Bijdrage Wiemer Salverda en Daniele Checchi in nieuw Handbook of Income Distribution

In its series of Handbooks in Economics, Elsevier/North Holland just published Handbook of Income Distribution, Volume 2A/B. It is edited by Tony Atkinson and François Bourguignon, as a sequel to the first volume which was published in 2000.
Wiemer Salverda and Daniele Checchi of the University of Milan have contributed an extensive review of the literature on labour market institutions and wage dispersion, considering this also in the light of the household income distribution. They find two separate literatures, one on the distribution of individual wages and earnings and another on that of household incomes, which should be brought together. Combining these brings also ‘new institutions’ into play that affect household labour supply. Expanding female employment, dual-earnership and part-time employment strongly underline the relevance of connecting the two literatures.
They discuss the measurement of wage inequality, data sources, and stylized facts of wage dispersion for rich countries. The main focus of their contribution is an evaluation of the literature explaining the dispersion of wage rates and the role of institutions, which runs from the early 1980s to the recent literature on job polarization and tasks as well as on the minimum wage. Distinguishing between supply-and-demand approaches on the one hand and institutional ones on the other, they find the former challenged by the empirical measurement of technological change and a risk of ad hoc additions, without realizing their institutional preconditions. The institutional approach, on the other hand, faces an abundance of institutions without a clear conceptual delineation of institutions and their interactions. They add an empirical cross-country analysis of the correlation between institutional measures and wage inequality that incorporates unemployment and working hours dynamics and discusses the problems of matching individuals to their relevant institutional framework. Minimum wage legislation and active labour market policies come out as negatively correlated to earnings inequality in US and EU countries.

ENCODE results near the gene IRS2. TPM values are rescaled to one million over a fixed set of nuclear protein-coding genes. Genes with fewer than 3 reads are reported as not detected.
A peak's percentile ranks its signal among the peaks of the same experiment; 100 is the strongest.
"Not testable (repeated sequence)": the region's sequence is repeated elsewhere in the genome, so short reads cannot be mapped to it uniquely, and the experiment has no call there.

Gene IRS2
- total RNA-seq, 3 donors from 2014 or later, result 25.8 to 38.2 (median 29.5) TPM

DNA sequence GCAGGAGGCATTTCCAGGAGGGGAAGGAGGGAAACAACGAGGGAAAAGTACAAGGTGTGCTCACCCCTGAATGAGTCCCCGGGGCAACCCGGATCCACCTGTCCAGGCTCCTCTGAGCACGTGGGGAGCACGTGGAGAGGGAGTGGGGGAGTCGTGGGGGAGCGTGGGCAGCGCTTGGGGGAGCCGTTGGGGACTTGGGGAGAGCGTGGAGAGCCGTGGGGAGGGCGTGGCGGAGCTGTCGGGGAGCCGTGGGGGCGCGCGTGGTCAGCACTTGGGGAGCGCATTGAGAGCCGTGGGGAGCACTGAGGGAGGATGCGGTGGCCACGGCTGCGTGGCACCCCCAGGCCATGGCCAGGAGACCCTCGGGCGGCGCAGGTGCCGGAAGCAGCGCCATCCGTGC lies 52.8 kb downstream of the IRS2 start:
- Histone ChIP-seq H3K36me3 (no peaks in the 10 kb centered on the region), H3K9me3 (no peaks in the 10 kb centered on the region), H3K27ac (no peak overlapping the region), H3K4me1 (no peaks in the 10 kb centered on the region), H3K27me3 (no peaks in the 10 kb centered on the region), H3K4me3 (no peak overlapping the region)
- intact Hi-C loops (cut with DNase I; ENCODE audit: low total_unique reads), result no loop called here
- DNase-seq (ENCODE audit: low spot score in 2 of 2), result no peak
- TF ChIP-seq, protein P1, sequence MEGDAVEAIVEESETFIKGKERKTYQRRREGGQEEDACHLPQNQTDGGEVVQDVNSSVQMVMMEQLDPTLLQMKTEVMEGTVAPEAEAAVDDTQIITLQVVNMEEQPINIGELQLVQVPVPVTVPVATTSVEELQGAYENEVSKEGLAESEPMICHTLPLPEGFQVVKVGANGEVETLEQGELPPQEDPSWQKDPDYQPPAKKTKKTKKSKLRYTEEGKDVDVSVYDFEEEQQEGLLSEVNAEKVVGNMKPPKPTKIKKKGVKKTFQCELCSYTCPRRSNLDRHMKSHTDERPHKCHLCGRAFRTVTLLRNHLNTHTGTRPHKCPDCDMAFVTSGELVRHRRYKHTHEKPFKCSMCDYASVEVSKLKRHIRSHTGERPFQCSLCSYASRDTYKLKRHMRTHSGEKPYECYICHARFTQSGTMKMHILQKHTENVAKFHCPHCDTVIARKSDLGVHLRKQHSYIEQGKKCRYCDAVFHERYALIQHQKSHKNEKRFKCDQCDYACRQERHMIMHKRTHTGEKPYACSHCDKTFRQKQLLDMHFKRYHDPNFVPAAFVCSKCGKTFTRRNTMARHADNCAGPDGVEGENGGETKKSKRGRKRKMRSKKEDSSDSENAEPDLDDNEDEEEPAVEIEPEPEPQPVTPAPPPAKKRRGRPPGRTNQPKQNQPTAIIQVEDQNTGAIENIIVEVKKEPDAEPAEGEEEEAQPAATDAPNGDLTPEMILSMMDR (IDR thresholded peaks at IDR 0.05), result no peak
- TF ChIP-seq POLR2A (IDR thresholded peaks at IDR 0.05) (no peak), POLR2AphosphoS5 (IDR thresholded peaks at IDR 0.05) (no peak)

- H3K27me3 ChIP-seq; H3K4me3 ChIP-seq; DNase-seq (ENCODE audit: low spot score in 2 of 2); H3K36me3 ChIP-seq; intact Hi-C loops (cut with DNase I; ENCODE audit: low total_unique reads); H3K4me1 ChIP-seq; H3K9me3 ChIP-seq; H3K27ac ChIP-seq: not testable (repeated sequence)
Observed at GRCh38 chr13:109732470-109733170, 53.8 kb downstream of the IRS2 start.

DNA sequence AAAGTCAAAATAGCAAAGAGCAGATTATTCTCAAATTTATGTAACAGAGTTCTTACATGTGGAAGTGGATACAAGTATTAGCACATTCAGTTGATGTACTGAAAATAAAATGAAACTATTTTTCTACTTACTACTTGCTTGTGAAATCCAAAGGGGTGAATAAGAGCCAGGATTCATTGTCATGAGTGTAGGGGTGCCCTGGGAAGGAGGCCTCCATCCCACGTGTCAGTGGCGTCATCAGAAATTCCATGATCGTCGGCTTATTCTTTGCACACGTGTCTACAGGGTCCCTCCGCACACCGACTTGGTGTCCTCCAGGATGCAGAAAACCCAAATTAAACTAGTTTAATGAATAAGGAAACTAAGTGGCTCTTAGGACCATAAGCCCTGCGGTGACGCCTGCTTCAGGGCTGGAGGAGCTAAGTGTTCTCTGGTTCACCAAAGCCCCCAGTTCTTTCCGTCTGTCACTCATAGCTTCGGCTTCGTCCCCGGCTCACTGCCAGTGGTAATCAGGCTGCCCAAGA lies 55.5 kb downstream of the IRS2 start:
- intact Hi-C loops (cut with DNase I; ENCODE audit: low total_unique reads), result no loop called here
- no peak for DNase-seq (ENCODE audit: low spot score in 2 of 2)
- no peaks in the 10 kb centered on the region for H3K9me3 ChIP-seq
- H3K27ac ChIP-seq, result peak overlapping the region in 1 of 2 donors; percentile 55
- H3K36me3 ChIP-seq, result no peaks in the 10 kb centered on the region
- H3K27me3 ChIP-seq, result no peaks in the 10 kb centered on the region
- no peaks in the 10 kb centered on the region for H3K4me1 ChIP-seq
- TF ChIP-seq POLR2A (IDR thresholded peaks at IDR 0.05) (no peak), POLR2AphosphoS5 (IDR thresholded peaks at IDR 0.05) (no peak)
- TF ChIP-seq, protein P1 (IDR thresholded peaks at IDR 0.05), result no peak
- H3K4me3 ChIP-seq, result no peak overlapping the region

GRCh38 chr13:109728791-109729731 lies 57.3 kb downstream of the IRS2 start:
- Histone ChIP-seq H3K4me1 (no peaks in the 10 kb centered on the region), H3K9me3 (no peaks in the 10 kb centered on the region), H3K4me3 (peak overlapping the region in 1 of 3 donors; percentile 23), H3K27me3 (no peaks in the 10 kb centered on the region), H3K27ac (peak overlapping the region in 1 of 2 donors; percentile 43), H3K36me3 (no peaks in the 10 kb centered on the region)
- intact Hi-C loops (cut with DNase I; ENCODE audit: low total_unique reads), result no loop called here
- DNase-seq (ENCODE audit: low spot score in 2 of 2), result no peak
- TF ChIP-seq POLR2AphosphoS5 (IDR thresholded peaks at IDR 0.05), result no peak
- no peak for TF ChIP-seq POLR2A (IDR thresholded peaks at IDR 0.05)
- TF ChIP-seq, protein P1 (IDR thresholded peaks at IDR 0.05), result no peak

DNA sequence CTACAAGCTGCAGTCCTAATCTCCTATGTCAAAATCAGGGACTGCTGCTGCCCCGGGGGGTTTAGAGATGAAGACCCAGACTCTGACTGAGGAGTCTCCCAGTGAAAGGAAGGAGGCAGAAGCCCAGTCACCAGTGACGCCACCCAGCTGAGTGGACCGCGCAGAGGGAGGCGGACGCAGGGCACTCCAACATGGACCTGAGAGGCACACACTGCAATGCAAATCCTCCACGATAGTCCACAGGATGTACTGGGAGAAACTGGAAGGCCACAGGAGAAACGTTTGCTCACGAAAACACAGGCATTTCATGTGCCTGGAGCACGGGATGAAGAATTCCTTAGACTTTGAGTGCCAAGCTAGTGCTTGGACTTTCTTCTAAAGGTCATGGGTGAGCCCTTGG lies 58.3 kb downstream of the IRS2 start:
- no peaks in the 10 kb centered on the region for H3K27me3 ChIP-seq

Their chapter is one out of 24 in the two voluminous, 2250-page, parts that make up the new Handbook and address many important issues – ranging from wealth inequality (Roine and Waldenström) or inheritance (Piketty and Zucman), via well-being (Fleurbaey et al.) and democracy and redistribution (Acemoglu et al.), to anti-poverty policy (Ravallion; Marx, Nolan and Olivera) to name but a few.

The Handbook:

Pre-final chapter version:

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